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Published:November 2nd, 2009 13:20 EST
Nihilism and its Cultural Implications Part III

Nihilism and its Cultural Implications Part III

By Sean Beelzebul

Nihilism and its Cultural Implications Part III

                Part II our analysis of early Platonic allegory and philosophical fallacy, led us to the conclusion that Plato`s early work was nihilistic.  Indeed, Plato commits many great errors in his early work that suggest that the beings and concepts he denotes are lacking ontological status and linguistic referents. Meaning they denote things that do not exist "they are nihilism. In this part of the series, we will discuss the spread of Platonic ideas in religion and unveil hidden nihilism.

                Plato`s message was initially modified according to the late theories and was made into a wholesome ideology. Plotinus and the neo-Platonists adopted an ideal of universal oneness akin to the Parmenides. However, when Christianity arrived the Platonic ideals which were most thoroughly alike with the religion were those of the early dualistic conception.  Christianity was a religion of not only Jewish birth, but of Zoroastrian, and Platonism from Greece. Later on it was turned loose by the Romans. This particular genealogy would take up more space than this article can provide so we will focus on the Greek and Roman aspect. The writings of the New Testament  bear an uncanny resemblance to many aspects of Platonic philosophy. Think of the Logos of John the Evangelist, or the fact that it was constructed by Roman officials at the Council of Nicaea.

The main Platonic influence is evident in St. Paul. St. Paul`s work is riddled with statements against enjoying the passions of the flesh, and the love of the body itself. Nietzsche`s Thus Spake Zarathustra alludes to Paul`s ilk in the chapter The Despisers of the Body. " This distancing from the corporeal world we see in St. Paul is much like the Platonic theory of forms. In the Phaedo Plato describes the nature of the soul as an eternal entity united with the forms, the body is subordinate to this eternal soul which transmigrates to other planes, like Hades as the book depicts. Yes, the Phaedo even describes the existence of the river Styx. Even if this was supposed to be metaphorical, the premises are still invalid, namely that the soul is eternal and transmigrates to different planes in a stasis. Considering a stasis is simply not the way entropy and the physical laws of the universe allow for, this presupposition is a nothing more than a ridiculous fiction and thus nihilism. The Pauline Christian should be familiar with these Platonic ideals, as they strongly resemble St. Paul`s arguments for becoming Christian based on faith and fear. Pauline Christianity, which promises so much splendor in a Platonist inspired afterlife is a clever form of nihilism. It should be evident by now that if St. Paul`s arguments truly parallel those of Plato`s already established fallacies, then St. Paul`s work is also nihilism. Yet, it`s truly different than Plato. As a religion, Paul`s hidden nihilism is disguised as something that is wholesome and good. Platonism is not a religion, but Christianity, a religion is a Platonism for the people "hidden nihilism.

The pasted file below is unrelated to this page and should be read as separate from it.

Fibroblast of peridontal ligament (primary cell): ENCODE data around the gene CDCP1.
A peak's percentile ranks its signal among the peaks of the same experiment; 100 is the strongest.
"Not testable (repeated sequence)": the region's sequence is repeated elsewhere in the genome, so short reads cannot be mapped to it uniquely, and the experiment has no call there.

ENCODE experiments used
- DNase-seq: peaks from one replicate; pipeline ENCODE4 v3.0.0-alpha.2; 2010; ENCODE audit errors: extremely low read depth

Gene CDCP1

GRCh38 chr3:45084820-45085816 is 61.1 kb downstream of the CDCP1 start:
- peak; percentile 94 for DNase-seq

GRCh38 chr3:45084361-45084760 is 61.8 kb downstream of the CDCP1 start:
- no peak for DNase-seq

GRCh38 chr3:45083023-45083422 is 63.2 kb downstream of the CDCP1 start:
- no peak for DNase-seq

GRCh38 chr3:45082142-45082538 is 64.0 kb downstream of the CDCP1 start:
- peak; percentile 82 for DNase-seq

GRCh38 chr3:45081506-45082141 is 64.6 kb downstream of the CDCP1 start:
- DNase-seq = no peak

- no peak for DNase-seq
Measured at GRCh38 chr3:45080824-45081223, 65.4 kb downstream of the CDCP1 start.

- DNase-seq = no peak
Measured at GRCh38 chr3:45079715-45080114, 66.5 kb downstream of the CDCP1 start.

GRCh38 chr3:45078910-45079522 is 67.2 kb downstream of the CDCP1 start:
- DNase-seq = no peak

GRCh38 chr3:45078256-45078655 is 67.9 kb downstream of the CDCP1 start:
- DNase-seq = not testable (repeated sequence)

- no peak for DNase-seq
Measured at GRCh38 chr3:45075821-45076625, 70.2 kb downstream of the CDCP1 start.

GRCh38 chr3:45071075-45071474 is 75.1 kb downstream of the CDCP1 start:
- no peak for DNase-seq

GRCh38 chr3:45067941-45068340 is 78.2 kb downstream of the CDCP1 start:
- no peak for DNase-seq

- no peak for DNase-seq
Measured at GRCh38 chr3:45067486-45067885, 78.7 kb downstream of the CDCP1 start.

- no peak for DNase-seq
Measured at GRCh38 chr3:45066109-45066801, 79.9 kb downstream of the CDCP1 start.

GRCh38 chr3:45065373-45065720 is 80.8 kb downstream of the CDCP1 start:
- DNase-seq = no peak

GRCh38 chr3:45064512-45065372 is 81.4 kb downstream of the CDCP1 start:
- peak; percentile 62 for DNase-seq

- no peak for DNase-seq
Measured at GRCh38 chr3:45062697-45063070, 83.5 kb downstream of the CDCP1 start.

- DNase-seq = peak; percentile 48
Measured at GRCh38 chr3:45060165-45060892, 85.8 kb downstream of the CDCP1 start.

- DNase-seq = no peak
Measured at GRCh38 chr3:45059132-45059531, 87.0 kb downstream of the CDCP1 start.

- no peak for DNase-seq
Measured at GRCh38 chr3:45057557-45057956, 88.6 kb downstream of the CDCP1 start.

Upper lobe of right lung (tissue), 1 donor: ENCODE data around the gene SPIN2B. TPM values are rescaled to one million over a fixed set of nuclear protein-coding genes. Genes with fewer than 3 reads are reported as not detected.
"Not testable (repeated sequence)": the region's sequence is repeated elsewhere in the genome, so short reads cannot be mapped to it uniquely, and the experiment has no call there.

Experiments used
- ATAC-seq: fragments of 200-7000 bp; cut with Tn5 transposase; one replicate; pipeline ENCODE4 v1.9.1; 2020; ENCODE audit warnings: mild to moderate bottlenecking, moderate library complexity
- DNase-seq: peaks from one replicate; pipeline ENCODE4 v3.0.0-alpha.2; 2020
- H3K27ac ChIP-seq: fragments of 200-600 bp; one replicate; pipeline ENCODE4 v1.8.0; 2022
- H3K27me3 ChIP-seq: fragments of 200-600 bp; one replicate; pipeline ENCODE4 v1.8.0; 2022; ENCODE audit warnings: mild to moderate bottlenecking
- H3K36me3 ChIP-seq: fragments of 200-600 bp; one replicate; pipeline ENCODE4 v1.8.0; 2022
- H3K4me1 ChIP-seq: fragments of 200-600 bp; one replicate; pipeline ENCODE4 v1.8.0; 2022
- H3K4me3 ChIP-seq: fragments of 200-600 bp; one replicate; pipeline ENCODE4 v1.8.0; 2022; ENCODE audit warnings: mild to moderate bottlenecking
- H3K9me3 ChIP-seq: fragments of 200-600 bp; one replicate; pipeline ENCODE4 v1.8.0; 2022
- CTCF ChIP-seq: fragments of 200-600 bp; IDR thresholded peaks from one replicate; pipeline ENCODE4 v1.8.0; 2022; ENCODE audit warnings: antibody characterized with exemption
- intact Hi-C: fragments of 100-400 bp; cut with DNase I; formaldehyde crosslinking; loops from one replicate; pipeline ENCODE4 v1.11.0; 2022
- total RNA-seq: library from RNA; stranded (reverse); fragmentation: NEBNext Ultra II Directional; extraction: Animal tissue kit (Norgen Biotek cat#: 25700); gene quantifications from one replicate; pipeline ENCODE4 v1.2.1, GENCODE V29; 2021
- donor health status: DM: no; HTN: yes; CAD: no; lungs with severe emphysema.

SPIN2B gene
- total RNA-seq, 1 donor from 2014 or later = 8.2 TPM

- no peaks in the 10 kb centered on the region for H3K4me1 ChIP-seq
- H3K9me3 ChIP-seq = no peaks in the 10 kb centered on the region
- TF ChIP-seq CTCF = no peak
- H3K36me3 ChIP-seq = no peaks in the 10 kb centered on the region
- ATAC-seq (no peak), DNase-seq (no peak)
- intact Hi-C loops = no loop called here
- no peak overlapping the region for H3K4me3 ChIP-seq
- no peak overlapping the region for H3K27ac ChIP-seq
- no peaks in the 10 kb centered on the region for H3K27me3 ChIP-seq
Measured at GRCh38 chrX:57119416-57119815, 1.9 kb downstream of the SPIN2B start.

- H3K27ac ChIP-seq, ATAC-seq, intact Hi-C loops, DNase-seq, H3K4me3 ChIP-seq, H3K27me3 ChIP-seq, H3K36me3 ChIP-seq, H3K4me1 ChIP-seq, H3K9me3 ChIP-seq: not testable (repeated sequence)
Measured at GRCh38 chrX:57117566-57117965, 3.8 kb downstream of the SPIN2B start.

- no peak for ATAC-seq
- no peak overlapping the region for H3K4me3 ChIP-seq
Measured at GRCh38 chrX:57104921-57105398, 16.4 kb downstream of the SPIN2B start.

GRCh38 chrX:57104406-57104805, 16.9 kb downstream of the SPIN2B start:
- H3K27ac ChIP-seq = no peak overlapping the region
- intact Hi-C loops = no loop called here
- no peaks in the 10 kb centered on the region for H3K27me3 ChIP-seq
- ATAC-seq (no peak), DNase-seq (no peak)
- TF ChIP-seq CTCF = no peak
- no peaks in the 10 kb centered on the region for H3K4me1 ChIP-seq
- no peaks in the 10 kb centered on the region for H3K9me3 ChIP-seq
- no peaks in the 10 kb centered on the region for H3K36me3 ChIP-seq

Nihilism and its Cultural Implications Part II

Nov 1, 2009 ... As we have discovered in part I of the series, nihilism literally means belief in nothing. However, when nihilism is used to classify a ...

Nihilism and its Cultural Implications part I An overview and definition of Nihilism plus a preliminary example of its scope and usage.